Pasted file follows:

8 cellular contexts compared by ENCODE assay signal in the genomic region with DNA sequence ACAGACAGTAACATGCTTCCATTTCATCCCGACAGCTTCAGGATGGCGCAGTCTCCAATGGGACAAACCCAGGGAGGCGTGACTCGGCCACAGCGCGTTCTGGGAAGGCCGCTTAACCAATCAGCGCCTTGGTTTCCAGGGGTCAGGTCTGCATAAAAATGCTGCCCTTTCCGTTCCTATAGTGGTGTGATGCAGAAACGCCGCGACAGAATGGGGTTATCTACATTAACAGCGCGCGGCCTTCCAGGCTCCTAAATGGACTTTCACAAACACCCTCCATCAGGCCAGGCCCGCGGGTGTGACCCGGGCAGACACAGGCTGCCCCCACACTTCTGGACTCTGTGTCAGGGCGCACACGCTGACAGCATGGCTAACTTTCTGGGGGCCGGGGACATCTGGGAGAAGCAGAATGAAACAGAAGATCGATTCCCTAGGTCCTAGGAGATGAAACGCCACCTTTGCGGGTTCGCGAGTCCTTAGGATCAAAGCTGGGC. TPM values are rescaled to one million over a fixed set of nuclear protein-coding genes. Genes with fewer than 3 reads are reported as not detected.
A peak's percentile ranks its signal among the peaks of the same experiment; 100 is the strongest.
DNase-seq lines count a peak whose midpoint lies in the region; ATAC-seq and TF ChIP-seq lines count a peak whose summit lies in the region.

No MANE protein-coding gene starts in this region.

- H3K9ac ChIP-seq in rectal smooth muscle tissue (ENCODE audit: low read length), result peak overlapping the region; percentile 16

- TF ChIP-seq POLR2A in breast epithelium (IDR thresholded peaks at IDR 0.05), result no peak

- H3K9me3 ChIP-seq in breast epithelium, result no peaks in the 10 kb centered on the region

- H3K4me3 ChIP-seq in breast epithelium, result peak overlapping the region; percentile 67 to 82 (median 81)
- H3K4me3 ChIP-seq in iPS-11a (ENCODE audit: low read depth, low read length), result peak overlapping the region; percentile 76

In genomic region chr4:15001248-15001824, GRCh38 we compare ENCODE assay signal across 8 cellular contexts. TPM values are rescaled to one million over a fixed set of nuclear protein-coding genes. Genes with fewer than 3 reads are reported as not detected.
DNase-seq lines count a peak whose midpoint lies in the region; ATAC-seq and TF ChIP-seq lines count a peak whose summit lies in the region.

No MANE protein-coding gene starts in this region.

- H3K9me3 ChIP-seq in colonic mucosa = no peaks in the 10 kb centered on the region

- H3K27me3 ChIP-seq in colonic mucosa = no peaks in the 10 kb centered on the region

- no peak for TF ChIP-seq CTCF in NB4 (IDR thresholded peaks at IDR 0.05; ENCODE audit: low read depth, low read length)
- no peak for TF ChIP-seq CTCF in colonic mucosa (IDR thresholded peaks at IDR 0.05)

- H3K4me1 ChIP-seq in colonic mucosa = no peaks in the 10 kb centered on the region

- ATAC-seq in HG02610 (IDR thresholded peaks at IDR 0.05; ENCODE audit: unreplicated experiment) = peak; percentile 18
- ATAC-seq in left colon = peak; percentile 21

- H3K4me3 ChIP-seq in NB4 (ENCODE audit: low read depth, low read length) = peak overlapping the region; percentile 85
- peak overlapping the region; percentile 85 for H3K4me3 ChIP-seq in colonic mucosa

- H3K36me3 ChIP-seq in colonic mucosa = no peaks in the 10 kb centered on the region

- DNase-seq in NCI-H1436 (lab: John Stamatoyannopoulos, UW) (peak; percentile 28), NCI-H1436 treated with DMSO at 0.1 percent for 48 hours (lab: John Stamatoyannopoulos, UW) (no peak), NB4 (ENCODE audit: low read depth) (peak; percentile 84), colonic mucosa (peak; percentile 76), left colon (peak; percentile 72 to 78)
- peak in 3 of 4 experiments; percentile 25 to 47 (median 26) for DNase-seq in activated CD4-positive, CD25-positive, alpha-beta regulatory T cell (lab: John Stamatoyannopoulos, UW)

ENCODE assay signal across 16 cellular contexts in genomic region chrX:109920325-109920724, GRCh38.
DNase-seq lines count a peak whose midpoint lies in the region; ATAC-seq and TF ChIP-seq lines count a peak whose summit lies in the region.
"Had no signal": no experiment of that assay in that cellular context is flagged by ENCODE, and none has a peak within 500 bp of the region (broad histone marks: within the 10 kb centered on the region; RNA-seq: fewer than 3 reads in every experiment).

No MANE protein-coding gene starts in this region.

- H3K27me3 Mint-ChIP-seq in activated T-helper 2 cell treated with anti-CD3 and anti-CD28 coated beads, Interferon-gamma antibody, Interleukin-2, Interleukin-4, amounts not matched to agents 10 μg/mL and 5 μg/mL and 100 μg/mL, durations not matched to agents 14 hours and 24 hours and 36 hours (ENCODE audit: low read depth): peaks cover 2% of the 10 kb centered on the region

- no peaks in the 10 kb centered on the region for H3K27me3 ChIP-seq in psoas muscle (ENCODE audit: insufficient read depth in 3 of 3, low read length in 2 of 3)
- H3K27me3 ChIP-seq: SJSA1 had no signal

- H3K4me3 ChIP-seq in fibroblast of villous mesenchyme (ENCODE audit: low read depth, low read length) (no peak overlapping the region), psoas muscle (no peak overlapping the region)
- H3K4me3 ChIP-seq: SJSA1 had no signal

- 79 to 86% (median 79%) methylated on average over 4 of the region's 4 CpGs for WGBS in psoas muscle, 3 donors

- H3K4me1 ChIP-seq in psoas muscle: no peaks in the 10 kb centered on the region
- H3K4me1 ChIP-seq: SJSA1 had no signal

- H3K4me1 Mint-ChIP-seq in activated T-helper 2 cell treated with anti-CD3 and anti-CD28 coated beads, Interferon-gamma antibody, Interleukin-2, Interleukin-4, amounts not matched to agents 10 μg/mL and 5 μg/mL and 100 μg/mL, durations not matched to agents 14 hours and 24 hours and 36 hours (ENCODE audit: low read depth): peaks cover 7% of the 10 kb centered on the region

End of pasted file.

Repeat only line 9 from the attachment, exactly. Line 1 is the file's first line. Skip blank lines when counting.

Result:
- H3K4me3 ChIP-seq in iPS-11a (ENCODE audit: low read depth, low read length), result peak overlapping the region; percentile 76